With a Baby Inbound, Some Projects Just Can’t Wait
When there’s a baby on the way, some home improvement projects might go on the back burner. Painting the garage floor, refinishing the basement, or installing a closet organizer system in the master bedroom probably can wait. But in some cases, there are several home renovations to complete before the baby arrives.
Whether it be convenience, noise, or general health and safety of the baby, the following 11 projects should come to a close before a newborn steps on the scene. That’s not to say that parents need to complete all of these projects. But if they’re on the docket, it’s better to get to them sooner rather than later.
Prepping the Nursery or Bedroom
Babies often spend the first 6 months of their lives in a bassinet in their parents’ bedroom to promote safe sleep, but that doesn’t mean it’s OK to put off their nursery or bedroom renovation. Patching and painting walls, hanging trim, assembling furniture, and other first-time-parent fun activities can be loud and create dust—neither of which is good for an infant. Also, putting the project off means delaying organization, which is a critical component of infant management.
Related: Child Safety During Home Renovations
Refinishing the Floors
A surface that’s both safe and easy to clean is critical, and it needs to be ready to go before Junior starts crawling. The problem is that waiting until the baby arrives to start the project isn’t safe. Most flooring refinishing products (particularly hardwood) need days to cure, and they off-gas almost the entire time. Babies can be very sensitive to these fumes, so parents should get the job out of the way before their bundles of joy arrive.
Bathroom renovations are loud, long, and full of hiccups. And, for homes that have just one bathroom, babies can’t wait for the project to finish to take a bath. Even though infants typically bathe in small, baby-friendly tubs, filling and dumping them in the kitchen sink isn’t fun for anyone.
Basements, bathrooms, and kitchens can be ripe for mold growth, and putting mold remediation off until after the baby arrives is a bad idea. While experts do their best to contain the spores, there’s no reason to take the risk. Spores can cause allergic reactions and breathing difficulties, particularly for sensitive baby systems. Keep in mind that the same is true for pregnant women (anyone, really), so staying in a hotel room during the remediation is probably best.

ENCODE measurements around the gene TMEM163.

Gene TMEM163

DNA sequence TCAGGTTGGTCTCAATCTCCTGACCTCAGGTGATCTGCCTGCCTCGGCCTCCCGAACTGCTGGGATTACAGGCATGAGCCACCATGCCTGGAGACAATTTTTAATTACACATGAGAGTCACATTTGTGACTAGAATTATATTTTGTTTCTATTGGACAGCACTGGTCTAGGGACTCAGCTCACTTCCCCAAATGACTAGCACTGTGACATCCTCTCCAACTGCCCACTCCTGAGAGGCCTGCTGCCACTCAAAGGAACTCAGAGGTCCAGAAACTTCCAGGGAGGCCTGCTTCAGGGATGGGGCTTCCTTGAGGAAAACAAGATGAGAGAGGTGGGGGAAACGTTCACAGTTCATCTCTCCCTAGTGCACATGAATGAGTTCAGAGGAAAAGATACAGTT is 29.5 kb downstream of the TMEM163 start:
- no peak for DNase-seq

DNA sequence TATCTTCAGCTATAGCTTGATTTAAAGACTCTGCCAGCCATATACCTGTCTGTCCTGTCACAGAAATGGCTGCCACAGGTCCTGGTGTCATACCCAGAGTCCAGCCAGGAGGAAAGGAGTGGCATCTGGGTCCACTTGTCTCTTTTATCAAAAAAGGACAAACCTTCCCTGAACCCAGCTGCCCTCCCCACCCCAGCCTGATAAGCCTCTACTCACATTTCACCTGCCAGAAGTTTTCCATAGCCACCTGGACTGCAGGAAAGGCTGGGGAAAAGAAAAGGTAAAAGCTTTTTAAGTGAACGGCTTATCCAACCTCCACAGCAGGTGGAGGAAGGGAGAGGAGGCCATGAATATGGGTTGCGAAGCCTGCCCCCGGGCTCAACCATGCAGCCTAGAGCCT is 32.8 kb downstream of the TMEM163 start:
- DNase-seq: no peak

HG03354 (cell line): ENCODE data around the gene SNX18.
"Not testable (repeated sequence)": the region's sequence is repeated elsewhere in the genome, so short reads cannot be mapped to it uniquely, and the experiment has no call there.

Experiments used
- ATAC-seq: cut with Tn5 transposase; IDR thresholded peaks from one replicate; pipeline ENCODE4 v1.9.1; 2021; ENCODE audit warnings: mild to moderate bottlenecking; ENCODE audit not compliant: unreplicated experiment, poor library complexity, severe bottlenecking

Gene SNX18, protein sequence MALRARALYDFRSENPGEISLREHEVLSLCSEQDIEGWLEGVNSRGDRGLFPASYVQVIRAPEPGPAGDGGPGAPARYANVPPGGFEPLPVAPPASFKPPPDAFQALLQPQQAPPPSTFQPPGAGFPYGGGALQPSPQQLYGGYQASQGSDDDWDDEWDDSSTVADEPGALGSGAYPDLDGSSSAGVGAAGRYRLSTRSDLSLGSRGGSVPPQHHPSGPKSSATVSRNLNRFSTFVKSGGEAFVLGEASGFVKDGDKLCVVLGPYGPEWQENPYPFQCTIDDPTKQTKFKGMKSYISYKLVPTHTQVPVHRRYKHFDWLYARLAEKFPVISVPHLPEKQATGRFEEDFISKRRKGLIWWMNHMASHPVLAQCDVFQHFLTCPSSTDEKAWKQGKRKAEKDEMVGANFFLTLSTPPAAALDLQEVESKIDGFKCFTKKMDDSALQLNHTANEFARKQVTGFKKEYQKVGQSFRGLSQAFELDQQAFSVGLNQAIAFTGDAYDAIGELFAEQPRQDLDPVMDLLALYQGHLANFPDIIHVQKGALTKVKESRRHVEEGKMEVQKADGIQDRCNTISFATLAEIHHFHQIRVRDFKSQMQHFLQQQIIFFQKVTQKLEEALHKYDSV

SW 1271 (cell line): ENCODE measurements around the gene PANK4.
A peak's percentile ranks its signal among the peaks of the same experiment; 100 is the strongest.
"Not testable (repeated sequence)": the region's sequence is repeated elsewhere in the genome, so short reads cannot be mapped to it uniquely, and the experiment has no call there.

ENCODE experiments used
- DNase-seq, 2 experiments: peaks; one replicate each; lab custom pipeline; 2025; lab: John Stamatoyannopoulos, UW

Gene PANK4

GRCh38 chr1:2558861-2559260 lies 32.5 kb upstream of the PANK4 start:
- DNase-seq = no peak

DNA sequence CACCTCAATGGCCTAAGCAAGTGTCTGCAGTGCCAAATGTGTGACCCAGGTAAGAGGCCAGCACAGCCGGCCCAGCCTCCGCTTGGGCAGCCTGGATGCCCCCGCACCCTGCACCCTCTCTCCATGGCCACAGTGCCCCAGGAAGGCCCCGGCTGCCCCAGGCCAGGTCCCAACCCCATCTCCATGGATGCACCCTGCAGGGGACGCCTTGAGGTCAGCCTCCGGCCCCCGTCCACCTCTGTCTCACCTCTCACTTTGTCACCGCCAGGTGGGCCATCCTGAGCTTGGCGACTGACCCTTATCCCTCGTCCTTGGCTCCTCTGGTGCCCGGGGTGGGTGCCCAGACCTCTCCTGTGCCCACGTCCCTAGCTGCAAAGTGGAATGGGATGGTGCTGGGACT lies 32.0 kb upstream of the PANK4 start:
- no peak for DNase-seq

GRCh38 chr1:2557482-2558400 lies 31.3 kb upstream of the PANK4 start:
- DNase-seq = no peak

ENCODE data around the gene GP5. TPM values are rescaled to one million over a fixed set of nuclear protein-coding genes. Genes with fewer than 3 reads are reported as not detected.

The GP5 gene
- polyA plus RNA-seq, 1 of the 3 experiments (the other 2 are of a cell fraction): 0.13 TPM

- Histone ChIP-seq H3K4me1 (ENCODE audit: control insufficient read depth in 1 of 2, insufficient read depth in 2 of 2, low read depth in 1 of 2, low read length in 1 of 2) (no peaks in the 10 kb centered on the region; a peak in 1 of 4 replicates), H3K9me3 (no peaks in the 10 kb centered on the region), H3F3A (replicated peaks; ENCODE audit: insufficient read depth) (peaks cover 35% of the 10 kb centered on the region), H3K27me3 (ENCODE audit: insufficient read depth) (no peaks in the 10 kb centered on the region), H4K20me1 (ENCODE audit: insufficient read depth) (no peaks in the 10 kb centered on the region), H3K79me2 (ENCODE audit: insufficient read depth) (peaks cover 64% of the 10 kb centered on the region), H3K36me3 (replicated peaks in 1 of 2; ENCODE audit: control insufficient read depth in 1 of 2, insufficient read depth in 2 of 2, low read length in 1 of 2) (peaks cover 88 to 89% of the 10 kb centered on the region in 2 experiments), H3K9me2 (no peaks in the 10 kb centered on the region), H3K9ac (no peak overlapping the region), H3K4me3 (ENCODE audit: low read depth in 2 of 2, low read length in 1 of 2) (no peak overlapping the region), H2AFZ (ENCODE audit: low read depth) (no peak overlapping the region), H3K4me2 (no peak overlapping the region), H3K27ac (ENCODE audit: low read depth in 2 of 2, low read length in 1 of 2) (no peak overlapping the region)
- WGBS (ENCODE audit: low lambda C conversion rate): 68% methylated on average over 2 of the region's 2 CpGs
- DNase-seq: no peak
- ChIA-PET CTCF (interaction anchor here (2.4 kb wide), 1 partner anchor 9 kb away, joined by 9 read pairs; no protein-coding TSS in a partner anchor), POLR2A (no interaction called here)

There are several reasons to handle roofing repairs as soon as possible, not the least of which is a baby en route. Roofing repairs, no matter how careful or professional the crew might be, are incredibly loud. In most cases, they only take a day or two, but even the heaviest of sleepers aren’t likely to rest during the workday.
Building Fido His Own Digs
Some family dogs fall in love with babies so much that they never leave them alone. Between the barks and wet noses, it’s hard for babies to get the sleep they need with canine cajolers at large. Having a space designed and built specifically for Fido before the baby arrives gives the pup time to acclimate while providing the baby (and parents) a bit of reprieve.
Don’t wait until after the baby comes to take care of those old appliances. Between the messes that come from both ends, babies go through a lot of clothes. Washing baby bottles by hand also gets old in a hurry. If the washer, dryer, or dishwasher goes down while new parents are battling sleep deprivation, panic might ensue. Be sure to take care of these projects before it’s too late.
Adding safety latches to cabinets and appliances only keeps the baby safe if the actual cabinets and appliances are in good working order. Broken cabinet doors, rusty hinges, and other baby safety hazards should be tackled before the baby arrives, even though an infant won’t be crawling for several months.
New parents carry a lot of baby care gear with them, which means they’re often heading to the car with an armful (including the baby). Loose steps that could cause you to trip, or sticking doors that become hard to open without two hands, should be repaired sooner rather than later. Otherwise, before you know it some of these tiny issues can be hazardous to crawling infants or teetering toddlers. Put other similar repairs, like loose walkway pavers, on the list as well.
Renovating the Outdoor Space
With fewer folks taking their families to playgrounds and parks, it’s a good idea to get any outdoor renovations taken care of before the baby is born. Replacing a deck or patio, or adding some shade to a sitting area are solid moves. Some babies fuss less when they’re outdoors, and ensuring that the deck or patio is safe now means fewer concerns later. Babies’ eyes are incredibly sensitive to sunlight, so a bit of shade will do them well.
Related: Pool Fencing for Improved Safety
Any and All Paint and Stain Projects
Be sure to get any painting or staining projects out of the way before the baby comes. Even low-VOC paints and stains could potentially cause a newborn (or an expecting mother) respiratory issues. Expecting mothers who want to be involved in the painting process should don a respirator and make sure the room has plenty of ventilation.
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